Parenting

Rule #38: Pray for your enemies.


AKA: George Floyd is not the one on trial.

Yesterday I prayed for Derek Chauvin. I wasn’t expecting to do so. I didn’t want to do so. But I did.

I tuned into the opening arguments for the trial of the man who murdered George Floyd on Monday morning, March 29th. As I tuned in, I wasn’t planning on even saying Derek Chauvin’s name. Did his name deserve to be said? Instead, shouldn’t we focus on saying George Floyd’s name and uplifting his family? That was certainly my mindset during the first few minutes of the opening arguments.

But I could only watch the first few minutes. As the video aired of George Floyd’s murder, I turned off the video. I know how it ends. My psyche can’t handle watching a person die. As I turned off the video, I recalled that it was my turn to pray at church later that day.

Why did I offer to pray today?

In that moment, I was filled with righteous anger. I was definitely going to bring up George Floyd’s family when we got to prayer requests. And since I was praying, I would lift up the Floyd family. I quickly started writing the prayer, starting with Holy Week/remembering Jesus’ passion and death. I then wrote asking God to help us all go deeper with God as we prepare for Easter Sunday. Then the prayer shifted to praying for and mourning with the Floyd family.

As I sat in the stillness and in my righteous indignation, my gut/God/a little voice inside my head asked, “What about Derek Chauvin?” Really? My first thought was to not say his name. Let’s focus on the persons who are hurting during this time, I told myself. Then the voice inside my head asked, “Don’t you think some of Derek Chauvin’s friends, family, co-workers and others in the Minneapolis community are hurting?” Ugh.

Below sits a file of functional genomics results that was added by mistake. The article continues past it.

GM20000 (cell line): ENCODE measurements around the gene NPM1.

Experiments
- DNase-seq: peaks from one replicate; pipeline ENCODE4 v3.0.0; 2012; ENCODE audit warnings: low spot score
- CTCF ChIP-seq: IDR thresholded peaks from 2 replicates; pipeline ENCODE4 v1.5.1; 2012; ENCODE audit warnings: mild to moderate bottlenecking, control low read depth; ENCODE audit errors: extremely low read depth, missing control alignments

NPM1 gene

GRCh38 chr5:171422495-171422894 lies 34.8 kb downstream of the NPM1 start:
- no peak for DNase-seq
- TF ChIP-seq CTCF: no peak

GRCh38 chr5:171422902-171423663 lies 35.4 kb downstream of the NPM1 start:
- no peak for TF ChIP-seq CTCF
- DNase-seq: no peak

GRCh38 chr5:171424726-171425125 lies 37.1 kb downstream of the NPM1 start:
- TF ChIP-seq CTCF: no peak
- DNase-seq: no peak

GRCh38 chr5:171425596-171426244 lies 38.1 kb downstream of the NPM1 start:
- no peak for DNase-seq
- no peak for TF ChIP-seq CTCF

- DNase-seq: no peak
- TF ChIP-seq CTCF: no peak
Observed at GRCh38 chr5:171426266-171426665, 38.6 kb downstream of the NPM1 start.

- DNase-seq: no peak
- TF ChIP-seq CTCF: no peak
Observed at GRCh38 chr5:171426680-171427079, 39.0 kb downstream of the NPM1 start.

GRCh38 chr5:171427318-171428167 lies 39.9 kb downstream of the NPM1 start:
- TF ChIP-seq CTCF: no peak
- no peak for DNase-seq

My heart was growing heavier, even heavier than it felt when the video of George Floyd’s death began. But I knew what I needed to do. Maybe it was due to all the times we pray for our enemies at church. Perhaps it was because as a worship leader, I share how our church extends God’s love and grace to all persons. Maybe it’s because I was alone and actually had a few moments to sit in the stillness, in the silence.

I included Derek Chauvin in the prayer.

But friend, I had to practice saying the prayer aloud. The righteous anger didn’t leave just because I wrote the words. The righteous indignation didn’t leave just because I said the words aloud. But it did begin to transform. My heart began to soften. Why couldn’t I pray for both the Floyd family and Derek Chauvin? Why wouldn’t I do so?

Sometimes we need to empty ourselves, even when we’re dedicated to social justice and racial equity. Sometimes we need to empty ourselves in order to pray for our enemies. And sometimes we need to empty ourselves in order to go deeper with God.

Love advocate.

In all I do, I advocate for love. In all I do, love is the why. I want people to know the incredible love of Jesus Christ.

So yes, I prayed for Derek Chauvin, his friends and family, and the Minneapolis police department yesterday. But George Floyd’s family and friends and those in marginalized communities were prayed for first. May we all remember that God’s love and grace is extended to all persons.


Willard House Rules transracial family
From left to right: SW (4), Chris, Sabrina (woof!), BW (9), Lindsey, MW (6)

In May 2017, Chris and I became parents to our three daughters. We are forever learning how to best support our three black daughters as we navigate life as a transracial family through adoption.

We’d love to have you on this journey! Subscribe to the blog to learn when a new blog post is up, how we navigate being white parents to black children, and parenting tips discovered along the way.

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